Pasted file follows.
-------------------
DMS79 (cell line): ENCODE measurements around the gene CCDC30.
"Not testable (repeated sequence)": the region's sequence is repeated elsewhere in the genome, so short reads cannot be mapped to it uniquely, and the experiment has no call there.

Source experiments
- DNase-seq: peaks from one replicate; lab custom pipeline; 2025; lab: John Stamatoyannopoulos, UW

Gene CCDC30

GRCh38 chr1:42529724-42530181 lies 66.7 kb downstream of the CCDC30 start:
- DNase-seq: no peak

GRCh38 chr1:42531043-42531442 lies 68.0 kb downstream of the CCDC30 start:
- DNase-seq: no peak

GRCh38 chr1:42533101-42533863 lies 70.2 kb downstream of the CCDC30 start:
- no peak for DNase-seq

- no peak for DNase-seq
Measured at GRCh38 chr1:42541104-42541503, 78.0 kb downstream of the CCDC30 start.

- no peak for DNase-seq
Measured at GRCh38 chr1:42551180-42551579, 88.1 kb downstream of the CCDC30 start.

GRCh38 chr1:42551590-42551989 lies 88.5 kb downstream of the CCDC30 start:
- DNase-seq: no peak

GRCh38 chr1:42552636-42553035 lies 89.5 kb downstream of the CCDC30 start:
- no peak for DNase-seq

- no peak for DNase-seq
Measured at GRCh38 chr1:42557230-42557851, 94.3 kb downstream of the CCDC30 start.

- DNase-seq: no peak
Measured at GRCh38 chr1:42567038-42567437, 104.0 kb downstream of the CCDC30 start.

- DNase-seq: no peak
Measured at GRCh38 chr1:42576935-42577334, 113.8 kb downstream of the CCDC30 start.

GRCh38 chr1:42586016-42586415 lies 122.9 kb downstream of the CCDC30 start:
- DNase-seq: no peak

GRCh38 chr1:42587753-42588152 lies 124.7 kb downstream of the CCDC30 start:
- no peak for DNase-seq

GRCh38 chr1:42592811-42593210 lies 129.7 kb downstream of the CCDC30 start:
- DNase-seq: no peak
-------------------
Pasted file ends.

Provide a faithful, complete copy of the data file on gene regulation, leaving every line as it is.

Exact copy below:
DMS79 (cell line): ENCODE measurements around the gene CCDC30.
"Not testable (repeated sequence)": the region's sequence is repeated elsewhere in the genome, so short reads cannot be mapped to it uniquely, and the experiment has no call there.

Source experiments
- DNase-seq: peaks from one replicate; lab custom pipeline; 2025; lab: John Stamatoyannopoulos, UW

Gene CCDC30

GRCh38 chr1:42529724-42530181 lies 66.7 kb downstream of the CCDC30 start:
- DNase-seq: no peak

GRCh38 chr1:42531043-42531442 lies 68.0 kb downstream of the CCDC30 start:
- DNase-seq: no peak

GRCh38 chr1:42533101-42533863 lies 70.2 kb downstream of the CCDC30 start:
- no peak for DNase-seq

- no peak for DNase-seq
Measured at GRCh38 chr1:42541104-42541503, 78.0 kb downstream of the CCDC30 start.

- no peak for DNase-seq
Measured at GRCh38 chr1:42551180-42551579, 88.1 kb downstream of the CCDC30 start.

GRCh38 chr1:42551590-42551989 lies 88.5 kb downstream of the CCDC30 start:
- DNase-seq: no peak

GRCh38 chr1:42552636-42553035 lies 89.5 kb downstream of the CCDC30 start:
- no peak for DNase-seq

- no peak for DNase-seq
Measured at GRCh38 chr1:42557230-42557851, 94.3 kb downstream of the CCDC30 start.

- DNase-seq: no peak
Measured at GRCh38 chr1:42567038-42567437, 104.0 kb downstream of the CCDC30 start.

- DNase-seq: no peak
Measured at GRCh38 chr1:42576935-42577334, 113.8 kb downstream of the CCDC30 start.

GRCh38 chr1:42586016-42586415 lies 122.9 kb downstream of the CCDC30 start:
- DNase-seq: no peak

GRCh38 chr1:42587753-42588152 lies 124.7 kb downstream of the CCDC30 start:
- no peak for DNase-seq

GRCh38 chr1:42592811-42593210 lies 129.7 kb downstream of the CCDC30 start:
- DNase-seq: no peak